Author Archive

Top 10 Reviewers for Molecular BioSystems

In celebration of Peer Review Week, with the theme around Recognition for Review – we would like to highlight the top 10 reviewers for Molecular BioSystems in 2016, as selected by the editor for their significant contribution to the journal.

Name Institution
Dr Sandipan Chakraborty Indian Association for the Cultivation of Science
Dr Hongtao Zhao Medivir AB
Dr Tong Wang Jinan University
Dr Sheng Wang Toyota Technological Institute at Chicago
Dr Peter Gannett Nova Southeastern University
Dr Wolfgang Fischer National Yang-Ming University
Dr Paola Roncada Istituto Sperimentale Italiano L. Spallanzani
Dr Jun Yin Georgia State University
Dr Jeronimo Lameira Universidade Federal do Pará
Dr Thomas Dandekar University of Würzburg

















We would like to say a massive thank you to these reviewers as well as the Molecular BioSystems Editorial and Advisory Boards and all of the Chemical Biology, -omics and Systems Biology communities for their continued support of the journal, as authors, reviewers and readers.

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Unravelling a knotty problem: A simulation study of neurotoxic knotted proteins

Knotted proteins and their part in neurodegenerative diseases such as Huntington’s and spinal muscular atrophy have been put under scrutiny in a new HOT article recently published in Molecular Biosystems.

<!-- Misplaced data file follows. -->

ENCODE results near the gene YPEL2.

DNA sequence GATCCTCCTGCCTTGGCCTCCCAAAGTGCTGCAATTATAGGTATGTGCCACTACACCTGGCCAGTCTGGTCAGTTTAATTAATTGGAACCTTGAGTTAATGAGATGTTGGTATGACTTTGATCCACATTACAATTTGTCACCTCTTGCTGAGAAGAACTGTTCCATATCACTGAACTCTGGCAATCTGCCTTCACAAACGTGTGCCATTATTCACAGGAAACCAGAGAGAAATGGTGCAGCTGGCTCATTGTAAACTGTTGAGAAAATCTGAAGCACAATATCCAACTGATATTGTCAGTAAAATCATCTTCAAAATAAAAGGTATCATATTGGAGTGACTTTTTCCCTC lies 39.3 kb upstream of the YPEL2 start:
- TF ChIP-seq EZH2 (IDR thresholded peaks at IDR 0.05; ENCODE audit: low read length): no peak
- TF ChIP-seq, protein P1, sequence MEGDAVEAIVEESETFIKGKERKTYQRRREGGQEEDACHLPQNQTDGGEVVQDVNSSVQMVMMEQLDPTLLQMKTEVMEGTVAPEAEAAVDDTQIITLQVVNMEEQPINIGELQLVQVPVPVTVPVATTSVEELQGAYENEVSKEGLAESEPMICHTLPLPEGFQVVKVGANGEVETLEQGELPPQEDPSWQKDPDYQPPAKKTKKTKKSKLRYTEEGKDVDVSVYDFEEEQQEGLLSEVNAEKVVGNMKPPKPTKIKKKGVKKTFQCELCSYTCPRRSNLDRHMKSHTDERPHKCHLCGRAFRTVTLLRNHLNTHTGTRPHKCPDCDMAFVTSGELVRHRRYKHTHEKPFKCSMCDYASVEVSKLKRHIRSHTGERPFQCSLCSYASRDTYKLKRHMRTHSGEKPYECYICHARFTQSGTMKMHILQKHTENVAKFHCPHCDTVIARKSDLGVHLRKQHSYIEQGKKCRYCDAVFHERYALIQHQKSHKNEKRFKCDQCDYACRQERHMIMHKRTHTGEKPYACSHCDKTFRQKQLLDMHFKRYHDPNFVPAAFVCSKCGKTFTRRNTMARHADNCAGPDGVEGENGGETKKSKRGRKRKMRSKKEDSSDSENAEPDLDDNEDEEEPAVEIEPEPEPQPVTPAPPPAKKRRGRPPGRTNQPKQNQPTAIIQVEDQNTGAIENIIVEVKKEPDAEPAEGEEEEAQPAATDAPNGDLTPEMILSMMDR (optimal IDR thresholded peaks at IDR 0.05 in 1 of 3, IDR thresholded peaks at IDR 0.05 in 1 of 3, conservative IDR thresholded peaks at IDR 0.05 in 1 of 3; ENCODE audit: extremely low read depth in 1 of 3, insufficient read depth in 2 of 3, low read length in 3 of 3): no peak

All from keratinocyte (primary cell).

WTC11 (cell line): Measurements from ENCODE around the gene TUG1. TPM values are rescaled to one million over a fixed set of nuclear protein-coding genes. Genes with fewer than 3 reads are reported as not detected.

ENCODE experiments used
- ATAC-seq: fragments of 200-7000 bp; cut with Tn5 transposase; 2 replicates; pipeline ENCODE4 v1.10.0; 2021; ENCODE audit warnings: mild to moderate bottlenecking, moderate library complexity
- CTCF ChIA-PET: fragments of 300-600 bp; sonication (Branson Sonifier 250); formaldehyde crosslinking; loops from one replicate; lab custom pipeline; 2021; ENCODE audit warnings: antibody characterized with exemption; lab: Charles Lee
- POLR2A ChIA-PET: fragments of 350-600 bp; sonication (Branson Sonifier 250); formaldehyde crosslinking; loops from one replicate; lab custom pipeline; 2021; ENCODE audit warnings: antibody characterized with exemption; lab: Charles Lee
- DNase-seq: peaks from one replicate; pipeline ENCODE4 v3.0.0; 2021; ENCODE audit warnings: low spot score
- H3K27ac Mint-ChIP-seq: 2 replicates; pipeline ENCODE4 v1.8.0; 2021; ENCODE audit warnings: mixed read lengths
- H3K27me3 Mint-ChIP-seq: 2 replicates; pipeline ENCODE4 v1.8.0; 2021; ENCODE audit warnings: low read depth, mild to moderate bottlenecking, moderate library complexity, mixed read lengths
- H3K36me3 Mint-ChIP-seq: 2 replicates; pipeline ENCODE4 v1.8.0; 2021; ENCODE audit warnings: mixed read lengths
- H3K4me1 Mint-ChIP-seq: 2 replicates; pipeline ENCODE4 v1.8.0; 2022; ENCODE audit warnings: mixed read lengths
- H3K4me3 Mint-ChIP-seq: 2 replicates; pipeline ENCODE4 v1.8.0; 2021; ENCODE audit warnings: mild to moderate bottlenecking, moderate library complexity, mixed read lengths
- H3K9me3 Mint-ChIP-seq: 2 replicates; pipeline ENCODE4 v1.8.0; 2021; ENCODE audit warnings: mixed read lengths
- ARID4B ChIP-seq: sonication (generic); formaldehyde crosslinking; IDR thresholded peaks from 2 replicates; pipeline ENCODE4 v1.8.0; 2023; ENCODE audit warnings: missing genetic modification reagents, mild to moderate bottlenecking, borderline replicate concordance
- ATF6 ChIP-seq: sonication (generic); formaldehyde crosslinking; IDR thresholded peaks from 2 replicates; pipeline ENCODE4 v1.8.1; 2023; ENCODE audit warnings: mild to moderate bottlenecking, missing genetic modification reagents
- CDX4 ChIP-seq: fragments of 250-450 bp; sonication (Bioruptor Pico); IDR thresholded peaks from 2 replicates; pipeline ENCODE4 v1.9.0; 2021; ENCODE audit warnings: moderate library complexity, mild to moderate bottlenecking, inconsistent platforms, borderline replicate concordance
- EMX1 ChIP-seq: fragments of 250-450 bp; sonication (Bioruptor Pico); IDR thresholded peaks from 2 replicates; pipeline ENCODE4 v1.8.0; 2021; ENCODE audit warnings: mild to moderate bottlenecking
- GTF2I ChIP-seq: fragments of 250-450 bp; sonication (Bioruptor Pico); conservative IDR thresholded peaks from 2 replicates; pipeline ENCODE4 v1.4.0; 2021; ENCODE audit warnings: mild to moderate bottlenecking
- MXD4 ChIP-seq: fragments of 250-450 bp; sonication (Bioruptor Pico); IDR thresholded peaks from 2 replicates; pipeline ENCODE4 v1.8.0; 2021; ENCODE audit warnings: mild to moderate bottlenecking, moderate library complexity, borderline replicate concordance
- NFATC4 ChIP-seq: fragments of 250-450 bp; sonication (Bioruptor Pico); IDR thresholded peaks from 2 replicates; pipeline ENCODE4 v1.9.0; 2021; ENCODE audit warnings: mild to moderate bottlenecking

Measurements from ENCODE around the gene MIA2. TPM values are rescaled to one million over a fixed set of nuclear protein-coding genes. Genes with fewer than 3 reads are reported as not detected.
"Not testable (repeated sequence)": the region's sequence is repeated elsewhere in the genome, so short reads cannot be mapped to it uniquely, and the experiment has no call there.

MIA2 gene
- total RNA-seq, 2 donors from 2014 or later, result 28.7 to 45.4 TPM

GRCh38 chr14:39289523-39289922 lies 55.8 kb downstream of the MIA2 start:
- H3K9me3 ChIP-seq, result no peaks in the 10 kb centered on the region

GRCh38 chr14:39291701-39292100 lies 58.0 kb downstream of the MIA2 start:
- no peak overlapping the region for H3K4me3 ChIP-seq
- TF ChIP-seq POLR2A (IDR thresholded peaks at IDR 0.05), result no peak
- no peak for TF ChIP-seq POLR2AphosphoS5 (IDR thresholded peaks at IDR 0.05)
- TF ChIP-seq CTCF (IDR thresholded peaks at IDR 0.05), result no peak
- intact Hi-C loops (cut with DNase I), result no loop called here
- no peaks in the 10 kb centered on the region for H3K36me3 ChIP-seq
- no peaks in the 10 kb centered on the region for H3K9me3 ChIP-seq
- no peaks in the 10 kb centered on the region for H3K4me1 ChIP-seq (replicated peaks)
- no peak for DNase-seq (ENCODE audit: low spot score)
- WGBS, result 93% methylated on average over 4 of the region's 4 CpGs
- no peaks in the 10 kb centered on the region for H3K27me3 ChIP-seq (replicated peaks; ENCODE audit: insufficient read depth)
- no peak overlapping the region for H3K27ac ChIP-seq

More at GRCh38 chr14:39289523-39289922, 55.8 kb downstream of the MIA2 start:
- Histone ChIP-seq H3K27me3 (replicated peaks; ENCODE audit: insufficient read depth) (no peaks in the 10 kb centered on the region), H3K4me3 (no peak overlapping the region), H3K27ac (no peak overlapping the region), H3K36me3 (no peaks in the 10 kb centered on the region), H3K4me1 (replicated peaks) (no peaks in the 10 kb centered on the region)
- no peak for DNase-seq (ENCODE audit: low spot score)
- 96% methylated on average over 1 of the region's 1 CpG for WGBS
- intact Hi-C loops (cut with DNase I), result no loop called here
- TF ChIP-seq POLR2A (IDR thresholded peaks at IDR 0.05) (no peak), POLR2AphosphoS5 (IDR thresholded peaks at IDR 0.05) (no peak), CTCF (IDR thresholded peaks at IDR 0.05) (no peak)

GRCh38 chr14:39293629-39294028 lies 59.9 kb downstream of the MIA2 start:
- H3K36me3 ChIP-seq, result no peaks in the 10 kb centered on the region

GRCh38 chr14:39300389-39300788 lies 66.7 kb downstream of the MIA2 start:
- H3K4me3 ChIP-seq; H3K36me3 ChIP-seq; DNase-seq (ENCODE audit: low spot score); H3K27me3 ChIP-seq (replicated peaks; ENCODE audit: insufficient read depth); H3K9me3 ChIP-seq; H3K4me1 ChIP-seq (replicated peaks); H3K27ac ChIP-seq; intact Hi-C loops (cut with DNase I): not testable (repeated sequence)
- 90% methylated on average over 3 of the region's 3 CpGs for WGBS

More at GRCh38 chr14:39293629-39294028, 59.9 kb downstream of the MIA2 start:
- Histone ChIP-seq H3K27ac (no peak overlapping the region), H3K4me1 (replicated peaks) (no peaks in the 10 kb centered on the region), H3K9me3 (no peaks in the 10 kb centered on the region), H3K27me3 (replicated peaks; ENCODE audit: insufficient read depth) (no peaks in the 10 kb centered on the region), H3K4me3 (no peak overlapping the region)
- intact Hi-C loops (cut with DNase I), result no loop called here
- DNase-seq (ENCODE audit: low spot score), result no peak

Two example trajectories that lead to the translocation of knotted species (yellow). Left: translocation of 1J85 when pulled in the I-N protocol. Right: unfolding of a HTT60 knotted conformation (polyQ part = red).

It’s long been known that aggregations of certain proteins have a key role in many neurodegenerative diseases, including Alzheimer’s, Parkinson’s and Huntington’s. However, exactly how these aggregations happen and how it causes disease is still a subject of intense study.

Marek Cieplak’s group at the Polish University of Sciences have used mathematical simulations to study this still-mysterious phenomenon. They looked at huntingtin, a protein involved in embryonic development. If this protein mutates, it can cause neurodegenerative diseases such as Huntington’s by forming toxic oligomers and amyloid fibres. Recent evidence has suggested that monomer forms of the protein could also be neurotoxic – Cieplak’s group theorise that this is due to knots in the structure of the protein that prevent neurodegeneration by the proteasome.

The group used mathematical simulations to create theoretical models of the knotted protein and the proteasome, and investigated the effect that the former would have on the latter under different conditions of force. Their results point to the knots being responsible for the jamming of the proteasome’s degradation mechanism. Under certain conditions proteins would stay knotted instead of untying, hindering normal neurodegeneration and leading to neurotoxic build-up of proteins.

The results will help to provide greater understanding of the mechanisms behind genetic diseases such as Huntington’s, paving the way for future experimental studies and, hopefully one day, the development of new and effective treatments.


Read the full article here: